He was retired from the Post Office.  He put 40 years in starting as a handler in a transfer station and worked his way through the ranks of postman, to selling stamps at the counter and on to being the Postmaster.  His father had done the same before him, as well as his grandfather and a few more “Great” in his lineage.  It was all he knew.  Retiring left a hole in his life that he tried to fill with church, and activities in service to the country house of worship…to no avail.

He remembered from his days as a handler that every year the post offices around the country had been swamped with envelopes, mostly in crayon, addressed “Santa Claus, North Pole.”  He always found himself smiling at the phenomenon. He never seemed to figure out how they deluge of mail bags would mysteriously disappear every year.  He just accepted it and was thankful that a few less bags had to be handled in the midst of the holiday onslaught.  When he moved out of being a handler and on to better things, he forgot about it.

His grandfather passed away, and he wondered what would happen to his house (the same house in the country where we sat).  His father told him not to worry and moved into the house himself.  His mother had passed away a year before and it seemed a good step for his Pop.  Then the time came when it was his turn to move out in the country.  What he found was that the house was really just an extension of the handling facility where he worked in younger days.

Apparently, years ago when the North Pole letters had begun to appear, one of his Great Grandfathers had diverted the letters to the house in the country and began reading and answering letters.  Not all of them, but as many as possible.  There had been a fund set up, in treasury bonds, to sustain this activity after retirement.  The service had been passed down to the next generation and it was his turn.  Only he had no children to pass it on to.  His wife and one child had died in childbirth.  His grief never allowed him to marry again causing the dilemma where there was no one to inherit the letters.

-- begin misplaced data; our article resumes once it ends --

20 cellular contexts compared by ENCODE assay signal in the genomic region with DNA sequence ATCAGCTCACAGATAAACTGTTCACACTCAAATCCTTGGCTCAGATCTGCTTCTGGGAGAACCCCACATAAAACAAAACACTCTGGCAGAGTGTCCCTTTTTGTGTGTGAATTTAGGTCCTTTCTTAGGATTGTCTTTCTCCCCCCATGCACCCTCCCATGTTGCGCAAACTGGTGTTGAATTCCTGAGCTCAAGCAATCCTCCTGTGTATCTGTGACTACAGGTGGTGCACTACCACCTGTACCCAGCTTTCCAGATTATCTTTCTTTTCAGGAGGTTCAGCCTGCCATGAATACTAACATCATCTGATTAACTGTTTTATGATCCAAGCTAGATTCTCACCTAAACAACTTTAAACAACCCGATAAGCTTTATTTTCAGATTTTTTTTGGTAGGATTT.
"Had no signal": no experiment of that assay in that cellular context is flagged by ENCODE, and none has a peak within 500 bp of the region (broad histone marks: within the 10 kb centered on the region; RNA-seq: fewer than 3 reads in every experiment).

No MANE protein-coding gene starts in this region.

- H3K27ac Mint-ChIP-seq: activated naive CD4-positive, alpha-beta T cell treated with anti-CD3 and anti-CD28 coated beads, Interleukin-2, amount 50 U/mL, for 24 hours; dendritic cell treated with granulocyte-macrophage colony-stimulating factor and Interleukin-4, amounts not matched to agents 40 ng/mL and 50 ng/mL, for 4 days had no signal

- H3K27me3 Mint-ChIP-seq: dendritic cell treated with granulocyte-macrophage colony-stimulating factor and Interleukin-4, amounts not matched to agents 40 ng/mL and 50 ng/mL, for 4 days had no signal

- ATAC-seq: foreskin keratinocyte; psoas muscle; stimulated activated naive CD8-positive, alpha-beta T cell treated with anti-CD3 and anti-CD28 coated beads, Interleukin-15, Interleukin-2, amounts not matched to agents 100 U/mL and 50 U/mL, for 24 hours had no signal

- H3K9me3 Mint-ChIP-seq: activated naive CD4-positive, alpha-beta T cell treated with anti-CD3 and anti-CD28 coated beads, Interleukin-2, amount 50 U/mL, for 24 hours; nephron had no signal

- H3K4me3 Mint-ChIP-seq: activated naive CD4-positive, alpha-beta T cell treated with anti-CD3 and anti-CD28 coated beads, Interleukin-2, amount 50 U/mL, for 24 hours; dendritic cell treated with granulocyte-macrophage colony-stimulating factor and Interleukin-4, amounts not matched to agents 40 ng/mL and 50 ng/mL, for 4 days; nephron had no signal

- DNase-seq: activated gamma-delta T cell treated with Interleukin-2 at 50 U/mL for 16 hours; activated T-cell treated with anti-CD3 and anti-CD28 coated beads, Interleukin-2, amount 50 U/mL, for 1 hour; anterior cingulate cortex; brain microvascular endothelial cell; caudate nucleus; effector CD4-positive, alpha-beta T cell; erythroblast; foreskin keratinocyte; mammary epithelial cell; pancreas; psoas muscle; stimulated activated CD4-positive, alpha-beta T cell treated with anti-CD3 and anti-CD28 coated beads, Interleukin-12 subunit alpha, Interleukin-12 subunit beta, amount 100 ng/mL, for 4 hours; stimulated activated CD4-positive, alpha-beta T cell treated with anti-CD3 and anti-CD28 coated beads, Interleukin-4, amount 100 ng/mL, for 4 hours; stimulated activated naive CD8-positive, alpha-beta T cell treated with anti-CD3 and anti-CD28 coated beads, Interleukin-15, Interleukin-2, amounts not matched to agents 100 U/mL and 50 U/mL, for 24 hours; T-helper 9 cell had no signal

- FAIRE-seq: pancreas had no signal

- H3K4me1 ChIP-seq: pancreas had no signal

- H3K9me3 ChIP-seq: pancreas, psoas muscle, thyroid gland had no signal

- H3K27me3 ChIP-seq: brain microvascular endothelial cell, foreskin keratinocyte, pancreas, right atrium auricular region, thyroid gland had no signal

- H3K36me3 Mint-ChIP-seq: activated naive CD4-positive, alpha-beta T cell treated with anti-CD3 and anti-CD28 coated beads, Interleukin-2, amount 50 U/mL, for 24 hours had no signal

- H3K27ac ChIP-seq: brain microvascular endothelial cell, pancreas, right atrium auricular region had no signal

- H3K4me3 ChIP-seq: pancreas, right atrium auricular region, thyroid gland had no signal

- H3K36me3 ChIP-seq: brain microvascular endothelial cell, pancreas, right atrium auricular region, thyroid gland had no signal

He would answer as many letters a possible before burning the rest on New Year’s Day so as to start fresh the next year.  It kept him busy and seemed to give him purpose when his family died. He wept because the only thing that gave him comfort had been taken away by the stroke.

The girl and I listened and felt like weeping ourselves.  We volunteered to inherit the job.  I was unemployed myself, and the girl had a few kids that she could pass it on to. 

He looked at us and sat speechless.  When he regained his voice, he told me that it was a big job.  I told him I was looking for a job. He wondered how I would get the letters.  I told him to dictate a letter of reference and I would take the exam to get hired at the Post Office.  The girl shrugged her shoulder and said that her six year old liked to write letters.  He told me to start reading letters.  He asked to be helped to his easy chair, and we brought him letters.  When he was ready to answer, he would dictate his response to the girl it and then would sign it…

I walked out to my shop that morning remembering my somber friend.  I walked in the door and discovered the first of the year’s mail bags being off loaded.  I glanced at the picture of my friend along with the girl (now my wife) sitting in the living room of the house, surrounded by mail bags and smiling as if we had good sense.
With both the Misses and I working full time we were able to use the fund money to purchase enough land surrounding the house in the country to qualify for incorporation as a town.  Once that is, we built several more homes for the kids to move in when they got married.  As expected, I had progressed in the Postal Service to a position where I was able to work the system to assign a zip code for “North Pole Township.”  The shop was really a huge warehouse/handling facility with an office that served to house a few post office boxes and a counter for selling stamps. It did not take long for other areas of the country began sending the crayon addressed letters to us.